As the Obama administration winds down, a federal agency is ignoring a congressional request to halt new regulations as some believe it is seeking to withhold funds from states that have not adhered to the administration’s healthcare agenda.

The Centers for Medicare & Medicaid Services (CMS) issued a new rule ahead of the Thanksgiving holiday that would end supplemental funding for pass-through payments to Medicaid managed care plans. The payments have primarily been used by states that refused the required Medicaid expansion under Obamacare but have still acted through a combination of state and federal dollars to boost their safety net for the uninsured.  The payments primarily affect 16 states and $3.3 billion in average annual funding.

While CMS issued guidance earlier this year saying that the payments could be phased out over the next 5 to 10 years, the new rule would only allow payments on contracts submitted to CMS before July 5, 2016. This sudden policy change puts a significant burden on states.

InsideSources previously reported that CMS may be leveraging the payments to force states to expand Medicaid.  Florida, Texas, Kansas, and Tennessee received letters from CMS threatening to withhold funding if Medicaid was not expanded. In 2015, ten state attorneys general wrote to Congress expressing their concerns with the pressure used by the Obama administration to force states to act.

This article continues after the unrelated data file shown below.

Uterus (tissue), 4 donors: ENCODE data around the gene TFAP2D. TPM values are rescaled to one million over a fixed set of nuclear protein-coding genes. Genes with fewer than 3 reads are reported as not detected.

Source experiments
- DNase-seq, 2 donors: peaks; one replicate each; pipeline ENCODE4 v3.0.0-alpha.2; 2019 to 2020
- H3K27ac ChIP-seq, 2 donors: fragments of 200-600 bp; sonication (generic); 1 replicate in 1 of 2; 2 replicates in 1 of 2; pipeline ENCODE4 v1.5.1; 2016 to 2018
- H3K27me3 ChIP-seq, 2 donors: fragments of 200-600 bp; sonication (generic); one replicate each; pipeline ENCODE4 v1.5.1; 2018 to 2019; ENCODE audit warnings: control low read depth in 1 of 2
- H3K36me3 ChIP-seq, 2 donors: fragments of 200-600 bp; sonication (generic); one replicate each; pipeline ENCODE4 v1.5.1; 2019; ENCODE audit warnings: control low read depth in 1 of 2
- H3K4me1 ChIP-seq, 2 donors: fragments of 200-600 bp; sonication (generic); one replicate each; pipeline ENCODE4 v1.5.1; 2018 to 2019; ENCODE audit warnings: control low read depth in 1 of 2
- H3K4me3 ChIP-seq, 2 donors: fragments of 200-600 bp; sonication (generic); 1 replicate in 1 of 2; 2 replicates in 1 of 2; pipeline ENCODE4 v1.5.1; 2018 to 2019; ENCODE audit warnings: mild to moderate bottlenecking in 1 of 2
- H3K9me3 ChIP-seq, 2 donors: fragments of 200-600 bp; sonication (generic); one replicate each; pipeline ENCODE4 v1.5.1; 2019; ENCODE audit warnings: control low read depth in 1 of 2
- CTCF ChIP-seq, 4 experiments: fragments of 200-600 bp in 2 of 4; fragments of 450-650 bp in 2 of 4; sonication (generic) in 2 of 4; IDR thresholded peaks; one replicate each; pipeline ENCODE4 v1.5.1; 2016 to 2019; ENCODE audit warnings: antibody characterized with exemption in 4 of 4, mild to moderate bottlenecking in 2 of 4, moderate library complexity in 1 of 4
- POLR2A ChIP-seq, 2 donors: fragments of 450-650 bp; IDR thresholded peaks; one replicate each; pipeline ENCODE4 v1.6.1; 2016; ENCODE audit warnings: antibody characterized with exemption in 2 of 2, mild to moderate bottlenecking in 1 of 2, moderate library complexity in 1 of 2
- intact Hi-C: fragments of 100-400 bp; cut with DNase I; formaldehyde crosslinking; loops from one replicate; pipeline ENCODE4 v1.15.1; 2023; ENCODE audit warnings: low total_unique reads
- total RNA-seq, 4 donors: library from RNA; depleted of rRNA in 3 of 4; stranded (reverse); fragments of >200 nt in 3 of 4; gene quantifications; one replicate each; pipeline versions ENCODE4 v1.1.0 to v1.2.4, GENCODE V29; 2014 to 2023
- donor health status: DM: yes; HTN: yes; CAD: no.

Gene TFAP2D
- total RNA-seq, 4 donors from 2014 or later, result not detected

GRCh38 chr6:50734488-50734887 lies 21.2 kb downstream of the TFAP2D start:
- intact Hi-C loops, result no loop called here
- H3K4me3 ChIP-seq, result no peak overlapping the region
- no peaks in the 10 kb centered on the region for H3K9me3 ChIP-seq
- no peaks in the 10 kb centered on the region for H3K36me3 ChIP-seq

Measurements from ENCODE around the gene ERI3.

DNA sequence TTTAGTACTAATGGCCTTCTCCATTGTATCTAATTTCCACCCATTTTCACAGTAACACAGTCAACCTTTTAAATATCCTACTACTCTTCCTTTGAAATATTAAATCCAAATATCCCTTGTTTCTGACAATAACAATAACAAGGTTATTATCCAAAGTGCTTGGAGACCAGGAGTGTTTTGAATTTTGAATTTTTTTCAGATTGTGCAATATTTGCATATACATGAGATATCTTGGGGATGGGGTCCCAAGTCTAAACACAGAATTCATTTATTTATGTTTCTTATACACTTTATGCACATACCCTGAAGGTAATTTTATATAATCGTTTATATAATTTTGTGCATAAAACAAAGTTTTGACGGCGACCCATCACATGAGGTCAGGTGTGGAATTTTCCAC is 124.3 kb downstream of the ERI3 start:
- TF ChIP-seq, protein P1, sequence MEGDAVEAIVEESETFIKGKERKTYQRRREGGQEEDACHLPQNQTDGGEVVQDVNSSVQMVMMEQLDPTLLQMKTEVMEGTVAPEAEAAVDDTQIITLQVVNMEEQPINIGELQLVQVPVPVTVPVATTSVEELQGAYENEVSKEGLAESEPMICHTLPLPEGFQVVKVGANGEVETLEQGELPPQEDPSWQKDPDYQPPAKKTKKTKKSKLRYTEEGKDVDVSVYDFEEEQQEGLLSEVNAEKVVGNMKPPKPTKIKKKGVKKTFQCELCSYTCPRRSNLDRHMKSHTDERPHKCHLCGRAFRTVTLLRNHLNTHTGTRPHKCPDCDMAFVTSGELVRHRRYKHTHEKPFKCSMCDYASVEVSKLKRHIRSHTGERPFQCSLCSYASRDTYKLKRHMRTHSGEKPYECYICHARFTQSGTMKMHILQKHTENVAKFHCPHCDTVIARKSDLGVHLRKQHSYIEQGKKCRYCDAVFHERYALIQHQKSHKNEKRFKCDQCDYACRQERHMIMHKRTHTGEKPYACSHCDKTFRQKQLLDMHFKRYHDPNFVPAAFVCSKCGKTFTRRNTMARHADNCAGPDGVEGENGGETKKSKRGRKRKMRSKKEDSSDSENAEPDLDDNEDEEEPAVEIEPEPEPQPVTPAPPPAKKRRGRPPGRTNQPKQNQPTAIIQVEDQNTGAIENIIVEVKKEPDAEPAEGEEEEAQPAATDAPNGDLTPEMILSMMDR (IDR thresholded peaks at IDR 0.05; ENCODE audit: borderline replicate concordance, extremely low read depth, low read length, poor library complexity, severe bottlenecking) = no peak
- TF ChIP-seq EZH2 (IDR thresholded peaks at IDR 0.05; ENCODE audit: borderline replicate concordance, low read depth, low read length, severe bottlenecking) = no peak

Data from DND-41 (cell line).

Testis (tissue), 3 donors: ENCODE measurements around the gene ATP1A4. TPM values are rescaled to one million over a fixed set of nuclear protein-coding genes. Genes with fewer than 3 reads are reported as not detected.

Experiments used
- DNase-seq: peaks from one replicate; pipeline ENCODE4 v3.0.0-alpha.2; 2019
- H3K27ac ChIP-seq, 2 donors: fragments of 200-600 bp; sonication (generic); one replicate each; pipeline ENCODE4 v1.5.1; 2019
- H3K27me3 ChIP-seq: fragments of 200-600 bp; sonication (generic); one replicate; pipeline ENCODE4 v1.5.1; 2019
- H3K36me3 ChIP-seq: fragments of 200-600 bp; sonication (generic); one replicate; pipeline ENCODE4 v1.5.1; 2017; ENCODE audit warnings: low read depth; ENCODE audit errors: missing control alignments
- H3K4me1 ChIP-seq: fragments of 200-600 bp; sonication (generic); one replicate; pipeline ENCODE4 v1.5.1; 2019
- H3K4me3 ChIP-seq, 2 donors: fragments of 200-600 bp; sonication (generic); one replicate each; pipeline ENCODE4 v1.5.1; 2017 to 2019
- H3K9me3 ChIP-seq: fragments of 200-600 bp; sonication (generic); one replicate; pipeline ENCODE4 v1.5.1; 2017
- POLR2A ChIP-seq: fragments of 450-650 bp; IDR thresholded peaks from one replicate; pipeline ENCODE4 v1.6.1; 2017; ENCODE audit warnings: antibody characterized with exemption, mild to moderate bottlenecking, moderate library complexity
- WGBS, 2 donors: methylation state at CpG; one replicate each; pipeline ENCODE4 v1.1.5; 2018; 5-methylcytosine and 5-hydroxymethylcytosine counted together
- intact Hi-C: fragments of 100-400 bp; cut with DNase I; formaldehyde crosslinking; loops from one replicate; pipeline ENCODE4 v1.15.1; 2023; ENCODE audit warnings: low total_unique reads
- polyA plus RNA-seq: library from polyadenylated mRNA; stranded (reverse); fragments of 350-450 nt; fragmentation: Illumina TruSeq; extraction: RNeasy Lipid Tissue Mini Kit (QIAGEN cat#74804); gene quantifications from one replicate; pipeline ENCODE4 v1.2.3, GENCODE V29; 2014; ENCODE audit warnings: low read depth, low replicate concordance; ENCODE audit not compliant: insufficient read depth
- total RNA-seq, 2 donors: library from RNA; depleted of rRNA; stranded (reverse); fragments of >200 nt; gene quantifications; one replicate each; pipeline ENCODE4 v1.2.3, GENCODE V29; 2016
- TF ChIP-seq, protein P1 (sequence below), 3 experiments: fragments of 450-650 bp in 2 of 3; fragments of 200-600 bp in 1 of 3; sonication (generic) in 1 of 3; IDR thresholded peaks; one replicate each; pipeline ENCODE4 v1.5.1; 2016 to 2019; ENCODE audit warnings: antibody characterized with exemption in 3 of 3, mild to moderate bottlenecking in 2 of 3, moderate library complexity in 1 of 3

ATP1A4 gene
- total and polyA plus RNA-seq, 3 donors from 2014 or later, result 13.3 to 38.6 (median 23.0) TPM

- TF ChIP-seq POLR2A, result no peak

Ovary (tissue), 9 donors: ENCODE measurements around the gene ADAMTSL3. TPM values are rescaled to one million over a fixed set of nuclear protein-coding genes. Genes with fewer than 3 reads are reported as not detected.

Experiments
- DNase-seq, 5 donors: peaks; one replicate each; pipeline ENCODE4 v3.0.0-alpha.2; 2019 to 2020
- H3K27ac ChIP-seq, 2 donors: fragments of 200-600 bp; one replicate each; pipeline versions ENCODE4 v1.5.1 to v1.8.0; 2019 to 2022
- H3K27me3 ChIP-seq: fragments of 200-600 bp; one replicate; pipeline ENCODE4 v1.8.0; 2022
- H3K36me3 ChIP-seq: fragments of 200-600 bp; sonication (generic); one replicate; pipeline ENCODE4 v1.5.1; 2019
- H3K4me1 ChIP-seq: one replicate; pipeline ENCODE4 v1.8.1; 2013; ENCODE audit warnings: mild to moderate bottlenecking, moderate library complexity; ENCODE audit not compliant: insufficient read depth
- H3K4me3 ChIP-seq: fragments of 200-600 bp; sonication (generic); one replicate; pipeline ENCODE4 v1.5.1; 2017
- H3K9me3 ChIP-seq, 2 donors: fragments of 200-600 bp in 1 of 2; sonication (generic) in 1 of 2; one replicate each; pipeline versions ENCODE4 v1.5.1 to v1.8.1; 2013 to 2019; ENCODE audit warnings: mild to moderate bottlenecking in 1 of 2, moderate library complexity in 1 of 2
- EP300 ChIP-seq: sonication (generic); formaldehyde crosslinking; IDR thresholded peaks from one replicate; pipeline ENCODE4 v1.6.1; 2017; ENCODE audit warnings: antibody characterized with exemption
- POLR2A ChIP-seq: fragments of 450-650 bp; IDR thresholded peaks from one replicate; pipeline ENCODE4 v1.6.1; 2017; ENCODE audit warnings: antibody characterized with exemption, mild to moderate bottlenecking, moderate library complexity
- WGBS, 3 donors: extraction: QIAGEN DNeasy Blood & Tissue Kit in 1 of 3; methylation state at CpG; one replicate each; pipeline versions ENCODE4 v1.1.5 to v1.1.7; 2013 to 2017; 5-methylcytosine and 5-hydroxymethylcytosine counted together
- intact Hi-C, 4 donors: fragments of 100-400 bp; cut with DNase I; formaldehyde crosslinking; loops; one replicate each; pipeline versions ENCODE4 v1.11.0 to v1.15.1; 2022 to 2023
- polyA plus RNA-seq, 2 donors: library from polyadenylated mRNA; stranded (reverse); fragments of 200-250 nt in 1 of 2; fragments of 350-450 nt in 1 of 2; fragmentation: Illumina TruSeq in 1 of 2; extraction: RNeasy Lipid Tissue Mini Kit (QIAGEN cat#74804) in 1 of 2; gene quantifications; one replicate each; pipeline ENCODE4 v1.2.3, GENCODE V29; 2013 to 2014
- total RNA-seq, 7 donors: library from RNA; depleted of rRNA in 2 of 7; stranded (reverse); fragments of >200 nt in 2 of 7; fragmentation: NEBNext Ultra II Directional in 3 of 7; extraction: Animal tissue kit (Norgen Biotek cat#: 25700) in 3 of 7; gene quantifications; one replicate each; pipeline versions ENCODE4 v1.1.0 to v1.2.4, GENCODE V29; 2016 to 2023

“CMS informed Florida that it would no longer provide the over $1 billion in annual funding to support Florida’s Section 1115 program unless and until Florida expanded Medicaid,” the letter stated. “Kansas, Tennessee, and Texas face similar threats regarding their uncompensated care pools and are experiencing increasing pressure from CMS.”

Congressional Republicans earlier this month asked regulators to not issue any new rules ahead of the change in administrations. This has been a courtesy extended by previous administrations as government changes hands. If the Obama administration pushes through any “midnight regulations,” the Congressional Review Act allows Congress to overturn those actions.

A Republican aide with the Senate Committee on Health, Education, Labor, and Pensions tells InsideSources: “Uncompensated care payments are incredibly important for states to make sure they can cover services hospitals provide to people who otherwise can’t afford them. This is the sort of Washington-knows-best thinking that we hope will change in the coming administration.”

InsideSources asked CMS whether the rule would force more states to expand Medicaid and whether the agency expected the rule to be overturned by Congress or the new administration.

“This proposed rule proposes clarifying changes to the pass-through payment transition periods and the maximum amount of pass-through payments permitted annually during the transition periods under Medicaid managed care contracts and rate certifications,” said a spokesperson for CMS. “The proposed changes will prevent increases in pass-through payments, and the addition of new pass-through payments beyond those in place when the pass-through payment transition periods were established in the final Medicaid managed care regulations.”

CMS also emphasized to InsideSources that the rule is intended to clarify questions from states wishing to add new pass-through payments or expanding existing ones as these payments are phased out.

The Trump transition team did not respond to repeated requests for comment.